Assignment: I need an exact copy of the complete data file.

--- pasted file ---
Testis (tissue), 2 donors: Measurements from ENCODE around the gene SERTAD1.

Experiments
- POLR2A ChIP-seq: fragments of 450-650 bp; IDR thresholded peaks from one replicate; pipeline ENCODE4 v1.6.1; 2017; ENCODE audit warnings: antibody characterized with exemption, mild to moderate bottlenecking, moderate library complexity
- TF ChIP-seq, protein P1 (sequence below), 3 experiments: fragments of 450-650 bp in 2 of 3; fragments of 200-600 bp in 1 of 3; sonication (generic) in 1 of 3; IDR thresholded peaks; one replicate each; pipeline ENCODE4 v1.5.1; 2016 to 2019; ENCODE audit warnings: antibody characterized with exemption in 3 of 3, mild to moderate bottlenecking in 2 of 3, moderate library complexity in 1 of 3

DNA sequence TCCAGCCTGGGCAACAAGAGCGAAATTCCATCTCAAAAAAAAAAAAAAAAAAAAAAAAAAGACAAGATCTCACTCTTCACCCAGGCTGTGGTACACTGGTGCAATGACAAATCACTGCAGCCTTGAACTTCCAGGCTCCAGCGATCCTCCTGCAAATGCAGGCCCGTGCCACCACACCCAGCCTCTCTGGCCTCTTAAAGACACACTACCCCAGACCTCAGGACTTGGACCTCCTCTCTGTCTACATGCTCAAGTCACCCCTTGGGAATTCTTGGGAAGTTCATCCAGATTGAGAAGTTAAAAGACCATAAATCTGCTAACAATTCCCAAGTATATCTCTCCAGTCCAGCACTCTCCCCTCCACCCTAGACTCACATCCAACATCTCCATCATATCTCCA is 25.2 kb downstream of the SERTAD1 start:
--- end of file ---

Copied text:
Testis (tissue), 2 donors: Measurements from ENCODE around the gene SERTAD1.

Experiments
- POLR2A ChIP-seq: fragments of 450-650 bp; IDR thresholded peaks from one replicate; pipeline ENCODE4 v1.6.1; 2017; ENCODE audit warnings: antibody characterized with exemption, mild to moderate bottlenecking, moderate library complexity
- TF ChIP-seq, protein P1 (sequence below), 3 experiments: fragments of 450-650 bp in 2 of 3; fragments of 200-600 bp in 1 of 3; sonication (generic) in 1 of 3; IDR thresholded peaks; one replicate each; pipeline ENCODE4 v1.5.1; 2016 to 2019; ENCODE audit warnings: antibody characterized with exemption in 3 of 3, mild to moderate bottlenecking in 2 of 3, moderate library complexity in 1 of 3

DNA sequence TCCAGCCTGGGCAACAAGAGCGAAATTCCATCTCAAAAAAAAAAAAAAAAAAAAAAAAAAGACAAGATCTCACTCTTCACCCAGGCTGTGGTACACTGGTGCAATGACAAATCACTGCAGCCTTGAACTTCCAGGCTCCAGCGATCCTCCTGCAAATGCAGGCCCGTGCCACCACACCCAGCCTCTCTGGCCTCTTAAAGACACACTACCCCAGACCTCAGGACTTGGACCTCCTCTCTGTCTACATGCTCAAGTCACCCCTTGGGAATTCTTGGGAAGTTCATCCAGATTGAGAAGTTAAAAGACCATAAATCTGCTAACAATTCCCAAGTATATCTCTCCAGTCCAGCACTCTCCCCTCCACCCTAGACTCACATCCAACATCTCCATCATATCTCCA is 25.2 kb downstream of the SERTAD1 start: